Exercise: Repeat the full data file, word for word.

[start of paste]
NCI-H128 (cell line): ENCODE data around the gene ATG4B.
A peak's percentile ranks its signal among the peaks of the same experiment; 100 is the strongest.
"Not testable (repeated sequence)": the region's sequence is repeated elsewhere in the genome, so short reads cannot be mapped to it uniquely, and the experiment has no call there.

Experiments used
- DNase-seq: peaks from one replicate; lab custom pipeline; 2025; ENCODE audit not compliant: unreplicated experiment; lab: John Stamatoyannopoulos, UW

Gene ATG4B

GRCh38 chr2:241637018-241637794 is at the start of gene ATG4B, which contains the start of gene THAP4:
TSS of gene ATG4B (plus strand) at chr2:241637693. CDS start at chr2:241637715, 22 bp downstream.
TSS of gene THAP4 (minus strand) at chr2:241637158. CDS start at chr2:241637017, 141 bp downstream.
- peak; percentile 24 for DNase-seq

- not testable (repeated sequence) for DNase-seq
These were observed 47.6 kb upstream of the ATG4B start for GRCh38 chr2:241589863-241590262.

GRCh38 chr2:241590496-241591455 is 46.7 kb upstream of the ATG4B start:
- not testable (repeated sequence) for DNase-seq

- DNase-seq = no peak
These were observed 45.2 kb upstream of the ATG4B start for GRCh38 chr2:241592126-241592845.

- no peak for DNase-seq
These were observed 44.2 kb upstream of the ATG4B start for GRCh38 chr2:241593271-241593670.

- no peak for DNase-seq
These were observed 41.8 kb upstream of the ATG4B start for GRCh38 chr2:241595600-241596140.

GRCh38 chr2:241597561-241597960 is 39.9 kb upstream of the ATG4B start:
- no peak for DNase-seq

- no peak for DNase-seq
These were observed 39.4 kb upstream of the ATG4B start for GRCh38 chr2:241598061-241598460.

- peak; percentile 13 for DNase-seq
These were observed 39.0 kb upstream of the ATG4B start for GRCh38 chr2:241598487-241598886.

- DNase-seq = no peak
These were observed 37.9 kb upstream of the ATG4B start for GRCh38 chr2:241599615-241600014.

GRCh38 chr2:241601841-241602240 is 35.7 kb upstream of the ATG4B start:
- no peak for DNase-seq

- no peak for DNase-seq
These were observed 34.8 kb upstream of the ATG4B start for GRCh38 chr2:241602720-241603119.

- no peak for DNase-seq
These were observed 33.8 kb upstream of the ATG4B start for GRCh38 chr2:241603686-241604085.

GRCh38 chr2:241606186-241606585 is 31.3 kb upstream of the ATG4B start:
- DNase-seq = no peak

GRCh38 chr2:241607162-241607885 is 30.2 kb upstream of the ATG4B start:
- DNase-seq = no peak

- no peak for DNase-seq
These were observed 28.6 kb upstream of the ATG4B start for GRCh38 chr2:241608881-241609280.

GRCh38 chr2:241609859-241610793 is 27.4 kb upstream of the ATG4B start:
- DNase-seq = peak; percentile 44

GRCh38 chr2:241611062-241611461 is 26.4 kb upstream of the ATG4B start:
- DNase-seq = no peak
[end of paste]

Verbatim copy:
NCI-H128 (cell line): ENCODE data around the gene ATG4B.
A peak's percentile ranks its signal among the peaks of the same experiment; 100 is the strongest.
"Not testable (repeated sequence)": the region's sequence is repeated elsewhere in the genome, so short reads cannot be mapped to it uniquely, and the experiment has no call there.

Experiments used
- DNase-seq: peaks from one replicate; lab custom pipeline; 2025; ENCODE audit not compliant: unreplicated experiment; lab: John Stamatoyannopoulos, UW

Gene ATG4B

GRCh38 chr2:241637018-241637794 is at the start of gene ATG4B, which contains the start of gene THAP4:
TSS of gene ATG4B (plus strand) at chr2:241637693. CDS start at chr2:241637715, 22 bp downstream.
TSS of gene THAP4 (minus strand) at chr2:241637158. CDS start at chr2:241637017, 141 bp downstream.
- peak; percentile 24 for DNase-seq

- not testable (repeated sequence) for DNase-seq
These were observed 47.6 kb upstream of the ATG4B start for GRCh38 chr2:241589863-241590262.

GRCh38 chr2:241590496-241591455 is 46.7 kb upstream of the ATG4B start:
- not testable (repeated sequence) for DNase-seq

- DNase-seq = no peak
These were observed 45.2 kb upstream of the ATG4B start for GRCh38 chr2:241592126-241592845.

- no peak for DNase-seq
These were observed 44.2 kb upstream of the ATG4B start for GRCh38 chr2:241593271-241593670.

- no peak for DNase-seq
These were observed 41.8 kb upstream of the ATG4B start for GRCh38 chr2:241595600-241596140.

GRCh38 chr2:241597561-241597960 is 39.9 kb upstream of the ATG4B start:
- no peak for DNase-seq

- no peak for DNase-seq
These were observed 39.4 kb upstream of the ATG4B start for GRCh38 chr2:241598061-241598460.

- peak; percentile 13 for DNase-seq
These were observed 39.0 kb upstream of the ATG4B start for GRCh38 chr2:241598487-241598886.

- DNase-seq = no peak
These were observed 37.9 kb upstream of the ATG4B start for GRCh38 chr2:241599615-241600014.

GRCh38 chr2:241601841-241602240 is 35.7 kb upstream of the ATG4B start:
- no peak for DNase-seq

- no peak for DNase-seq
These were observed 34.8 kb upstream of the ATG4B start for GRCh38 chr2:241602720-241603119.

- no peak for DNase-seq
These were observed 33.8 kb upstream of the ATG4B start for GRCh38 chr2:241603686-241604085.

GRCh38 chr2:241606186-241606585 is 31.3 kb upstream of the ATG4B start:
- DNase-seq = no peak

GRCh38 chr2:241607162-241607885 is 30.2 kb upstream of the ATG4B start:
- DNase-seq = no peak

- no peak for DNase-seq
These were observed 28.6 kb upstream of the ATG4B start for GRCh38 chr2:241608881-241609280.

GRCh38 chr2:241609859-241610793 is 27.4 kb upstream of the ATG4B start:
- DNase-seq = peak; percentile 44

GRCh38 chr2:241611062-241611461 is 26.4 kb upstream of the ATG4B start:
- DNase-seq = no peak